ODI 11g – How to Load Using Partition Exchange
By David Allan-Oracle on Mar 21, 2012
Here we will look at how to load large volumes of data efficiently into the Oracle database using a mixture of CTAS and partition exchange loading. The example we will leverage was posted by Mark Rittman a couple of years back on Interval Partitioning, you can find that posting here. The best thing about ODI is that you can encapsulate all those ‘how to’ blog posts and scripts into templates that can be reused – the templates are of course Knowledge Modules.
The interface design to mimic Mark's posting is shown below;
The IKM I have constructed performs a simple series of steps to perform a CTAS to create the stage table to use in the exchange, then lock the partition (to ensure it exists, it will be created if it doesn’t) then exchange the partition in the target table. You can find the IKM Oracle PEL.xml file here.
The IKM performs the follows steps and is meant to illustrate what can be done;
So when you use the IKM in an interface you configure the options for hints (for parallelism levels etc), initial extent size, next extent size and the partition variable;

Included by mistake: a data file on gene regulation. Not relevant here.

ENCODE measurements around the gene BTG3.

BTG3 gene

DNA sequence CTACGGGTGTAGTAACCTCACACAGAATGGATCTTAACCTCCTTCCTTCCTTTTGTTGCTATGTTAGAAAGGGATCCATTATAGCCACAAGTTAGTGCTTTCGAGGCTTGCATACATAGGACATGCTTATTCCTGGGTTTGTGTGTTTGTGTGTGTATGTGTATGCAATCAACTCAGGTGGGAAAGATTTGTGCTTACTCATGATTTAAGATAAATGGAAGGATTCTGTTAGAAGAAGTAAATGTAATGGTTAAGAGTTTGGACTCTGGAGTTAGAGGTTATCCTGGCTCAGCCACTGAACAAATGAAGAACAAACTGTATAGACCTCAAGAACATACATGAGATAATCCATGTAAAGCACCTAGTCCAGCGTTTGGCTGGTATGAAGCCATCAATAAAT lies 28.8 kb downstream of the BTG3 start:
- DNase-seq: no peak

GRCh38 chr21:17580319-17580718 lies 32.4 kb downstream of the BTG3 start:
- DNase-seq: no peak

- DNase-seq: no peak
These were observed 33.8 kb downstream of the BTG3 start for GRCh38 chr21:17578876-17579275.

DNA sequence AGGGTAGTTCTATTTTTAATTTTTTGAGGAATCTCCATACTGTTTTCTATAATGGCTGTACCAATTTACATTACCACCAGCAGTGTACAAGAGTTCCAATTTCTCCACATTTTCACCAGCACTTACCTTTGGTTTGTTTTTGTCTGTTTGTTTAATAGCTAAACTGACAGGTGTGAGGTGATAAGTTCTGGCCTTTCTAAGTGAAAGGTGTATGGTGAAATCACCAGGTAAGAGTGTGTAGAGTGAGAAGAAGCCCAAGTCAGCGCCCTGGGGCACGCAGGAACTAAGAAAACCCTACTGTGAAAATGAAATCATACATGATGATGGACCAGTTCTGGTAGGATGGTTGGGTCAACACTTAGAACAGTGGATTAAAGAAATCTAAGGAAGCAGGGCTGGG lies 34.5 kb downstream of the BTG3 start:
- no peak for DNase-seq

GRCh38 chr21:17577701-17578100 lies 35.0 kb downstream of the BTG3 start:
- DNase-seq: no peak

The KM has an option where the name of the partition can be passed in, so if you know the name of the partition then set the variable to the name, if you have interval partitioning you probably don’t know the name, so you can use the FOR clause. In my example I set the variable to use the date value of the source data
Using a variable lets me invoke the scenario many times loading different partitions of the same target table.
Below you can see where this is defined within ODI, I had to double single-quote the strings since this is placed inside the execute immediate tasks in the KM;
Note also this example interface uses the LKM Oracle to Oracle (datapump), so this illustration uses a lot of the high performing Oracle database capabilities – it uses Data Pump to unload, then a CreateTableAsSelect (CTAS) is executed on the external table based on top of the Data Pump export. This table is then exchanged in the target. The IKM and illustrations above are using ODI 126.96.36.199 which was needed to get around some bugs in earlier releases with how the variable is handled...as far as I remember.